It would be an understatement to say that Toshiki Okada’s Super Premium Soft Double Vanilla Rich is hard-going. This is a punishingly sluggish and maddeningly drawn-out piece of endurance art if ever there was one. In so far as there is a narrative to speak of, Super Premium concerns the daily activities of a Japanese convenience store (known as the ‘Smile Factory’) in which a wearisome workforce of twenty-somethings banter, squabble and laze about in a meandering display of woozy physical movement and lengthy, prosaic exchanges. Honestly, in its capacity to replicate the corrosive ennui of working in retail, Super Premium… proves an unmitigated success.
And therein lies the difficulty. You see, whilst Super Premium is undeniably lacking in incident and colour, you can’t really fault it for those reasons alone. Okada and his cast do such a spot-on job of conveying the utter hopelessness of this type of job, world and state of being – in so far as we feel hopeless for them – that all of the criteria by which one could rubbish it become core elements of its construction. I’m usually contemptuous of the notion that an ‘absence of enjoyment’ should be viewed as a mark of artistic accomplishment, but in the case of Super Premium the grinding monotony of Okada’s strip-lit purgatory seems to me an intentional and controlled provocation. Whether or not it’s any fun to watch is another question altogether.
‘Smile Factory’ stands as a sort of capitalist-utopia in miniature: a gleaming microcosm for an acquisitive, yet spiritually hollowed-out consumerist society. Inside this luminous land of plenty, everything and nothing is possible; countless transactional needs are fulfilled with rigid expediency, whilst the mechanical grins of its haunted staff greet the customers with enforced cordiality. Takuya Aoki’s set design is simple enough, succinctly conveying its bland uniformity: two gauze-curtains hang down showing images of items stacked upon shelves, and the aisles are delineated by three black rectangles marked out on the stage floor. The convenience store setting is rendered in a one-dimensional quality that imbues everything with a flat and washed-out feel. Meanwhile, the addition of Bach provides an unlikely yet fitting soundtrack for the continuous supermarket ‘muzak’ that underscores the piece.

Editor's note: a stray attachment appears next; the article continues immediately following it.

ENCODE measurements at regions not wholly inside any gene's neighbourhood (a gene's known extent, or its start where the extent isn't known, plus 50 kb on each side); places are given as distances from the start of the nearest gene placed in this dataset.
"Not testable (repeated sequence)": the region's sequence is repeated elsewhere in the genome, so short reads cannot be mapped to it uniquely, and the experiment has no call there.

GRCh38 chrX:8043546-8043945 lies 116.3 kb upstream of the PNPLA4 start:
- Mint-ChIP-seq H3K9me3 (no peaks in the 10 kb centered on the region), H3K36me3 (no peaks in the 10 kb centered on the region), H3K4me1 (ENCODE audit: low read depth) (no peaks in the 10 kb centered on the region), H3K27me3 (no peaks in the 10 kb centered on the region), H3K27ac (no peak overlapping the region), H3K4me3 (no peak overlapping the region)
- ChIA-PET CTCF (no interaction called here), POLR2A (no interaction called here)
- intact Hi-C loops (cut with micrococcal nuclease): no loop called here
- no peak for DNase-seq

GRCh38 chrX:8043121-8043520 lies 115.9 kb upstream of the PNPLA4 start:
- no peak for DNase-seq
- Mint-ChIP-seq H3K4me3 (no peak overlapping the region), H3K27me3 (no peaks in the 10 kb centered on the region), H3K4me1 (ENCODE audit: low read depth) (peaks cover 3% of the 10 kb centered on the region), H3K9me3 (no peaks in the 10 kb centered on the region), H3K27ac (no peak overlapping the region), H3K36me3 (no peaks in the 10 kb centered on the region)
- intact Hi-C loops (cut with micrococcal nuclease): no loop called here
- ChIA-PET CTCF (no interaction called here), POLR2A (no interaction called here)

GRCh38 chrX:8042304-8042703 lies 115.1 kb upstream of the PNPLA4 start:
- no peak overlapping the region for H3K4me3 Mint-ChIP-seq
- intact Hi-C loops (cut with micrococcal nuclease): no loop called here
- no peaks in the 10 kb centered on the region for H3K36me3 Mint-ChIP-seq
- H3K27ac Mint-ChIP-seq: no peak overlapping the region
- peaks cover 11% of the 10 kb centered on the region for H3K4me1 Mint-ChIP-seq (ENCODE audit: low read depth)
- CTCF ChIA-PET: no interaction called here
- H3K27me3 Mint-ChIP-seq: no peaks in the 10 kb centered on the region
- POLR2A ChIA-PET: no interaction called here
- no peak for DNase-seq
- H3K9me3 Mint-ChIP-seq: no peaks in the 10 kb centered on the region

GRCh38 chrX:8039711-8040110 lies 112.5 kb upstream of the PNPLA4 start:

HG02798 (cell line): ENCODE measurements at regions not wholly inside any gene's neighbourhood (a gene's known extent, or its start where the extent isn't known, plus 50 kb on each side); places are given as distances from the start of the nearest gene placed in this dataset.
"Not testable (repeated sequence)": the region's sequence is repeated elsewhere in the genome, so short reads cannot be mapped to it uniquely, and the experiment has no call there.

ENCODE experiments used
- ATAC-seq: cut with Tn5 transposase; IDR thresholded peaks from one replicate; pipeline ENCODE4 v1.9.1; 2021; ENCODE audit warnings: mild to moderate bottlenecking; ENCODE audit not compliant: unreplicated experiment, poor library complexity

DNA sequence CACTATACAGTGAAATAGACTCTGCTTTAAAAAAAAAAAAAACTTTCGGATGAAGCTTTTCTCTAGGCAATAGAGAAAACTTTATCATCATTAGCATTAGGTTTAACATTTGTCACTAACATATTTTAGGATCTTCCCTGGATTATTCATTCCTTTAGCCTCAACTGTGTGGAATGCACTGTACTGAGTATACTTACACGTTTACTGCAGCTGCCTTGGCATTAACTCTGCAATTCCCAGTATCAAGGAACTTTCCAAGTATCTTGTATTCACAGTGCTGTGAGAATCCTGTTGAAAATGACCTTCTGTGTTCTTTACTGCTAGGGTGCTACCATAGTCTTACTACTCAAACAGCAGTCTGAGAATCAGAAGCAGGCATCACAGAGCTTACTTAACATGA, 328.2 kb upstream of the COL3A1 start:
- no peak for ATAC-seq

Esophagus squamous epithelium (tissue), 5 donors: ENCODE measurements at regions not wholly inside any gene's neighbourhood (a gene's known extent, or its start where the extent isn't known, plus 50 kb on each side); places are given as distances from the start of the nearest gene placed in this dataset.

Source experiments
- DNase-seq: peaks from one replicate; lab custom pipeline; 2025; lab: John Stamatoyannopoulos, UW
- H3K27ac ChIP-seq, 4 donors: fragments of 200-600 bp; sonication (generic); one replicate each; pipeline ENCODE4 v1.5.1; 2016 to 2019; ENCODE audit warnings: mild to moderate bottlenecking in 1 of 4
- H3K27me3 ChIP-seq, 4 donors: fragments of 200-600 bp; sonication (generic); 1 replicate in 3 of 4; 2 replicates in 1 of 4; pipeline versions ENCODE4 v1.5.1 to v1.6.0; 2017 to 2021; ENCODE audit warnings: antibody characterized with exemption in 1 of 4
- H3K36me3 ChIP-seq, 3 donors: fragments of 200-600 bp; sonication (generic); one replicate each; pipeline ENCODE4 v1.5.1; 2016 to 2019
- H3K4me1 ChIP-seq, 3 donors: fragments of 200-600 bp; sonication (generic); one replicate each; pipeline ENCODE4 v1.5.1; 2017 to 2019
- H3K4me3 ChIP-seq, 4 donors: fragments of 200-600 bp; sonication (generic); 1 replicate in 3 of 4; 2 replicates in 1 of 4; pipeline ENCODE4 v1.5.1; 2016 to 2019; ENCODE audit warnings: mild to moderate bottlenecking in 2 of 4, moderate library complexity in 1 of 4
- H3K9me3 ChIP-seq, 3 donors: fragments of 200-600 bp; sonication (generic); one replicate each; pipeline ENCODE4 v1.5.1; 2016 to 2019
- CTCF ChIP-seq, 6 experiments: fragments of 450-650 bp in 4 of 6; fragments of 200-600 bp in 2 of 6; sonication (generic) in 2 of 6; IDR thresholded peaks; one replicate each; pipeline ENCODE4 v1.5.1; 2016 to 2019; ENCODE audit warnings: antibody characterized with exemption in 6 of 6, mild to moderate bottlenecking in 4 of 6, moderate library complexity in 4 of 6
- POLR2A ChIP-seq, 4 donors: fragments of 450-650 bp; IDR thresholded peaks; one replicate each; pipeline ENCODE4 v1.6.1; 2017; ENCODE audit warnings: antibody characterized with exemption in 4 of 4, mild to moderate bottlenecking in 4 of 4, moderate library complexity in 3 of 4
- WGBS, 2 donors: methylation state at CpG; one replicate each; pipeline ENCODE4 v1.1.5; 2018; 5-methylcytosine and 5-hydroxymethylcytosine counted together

The performance style takes quite a bit of getting used to. Firstly, the cast deliver Okada’s dense and rather information-heavy dialogue in a casual, almost conversational register that feels calculatedly un-dramatic. This is married to the continuous stream of wavy physical motions that, through a series of vaguely ritualised gestures, enact the ceaseless activity of their work. There is an artless artfulness to this type of choreography, which has all the virtue of not looking like its really been choreographed at all. These movements, embodying the idleness and unthinking labour of the workers, creates a strangely hypnotic effect on the viewer. On top of all this, it’s worth pointing out that much of Okada’s text, with its incorporation of Japanese colloquialisms and urban-slang, gets run through the mill in the translation. While the surtitles do a decent enough job of keeping up with the on-stage action, you do wonder how much of the text, particularly those aspects resonant within Okada’s own cultural milieu, has been ironed-out.
Super Premium remains a bewildering and at times exasperating experience, though perhaps this isn’t such a bad thing. At any rate, your enjoyment of it will depend on how much patience you have for Okada’s peculiar blend of Marxist theory and theatrical abstraction. This is concept theatre with an emphasis firmly on the conceptual.
Super Premium Soft Double Vanilla Rich played at artsdepot as part of LIFT Festival. For more information, visit the LIFT 2014 website.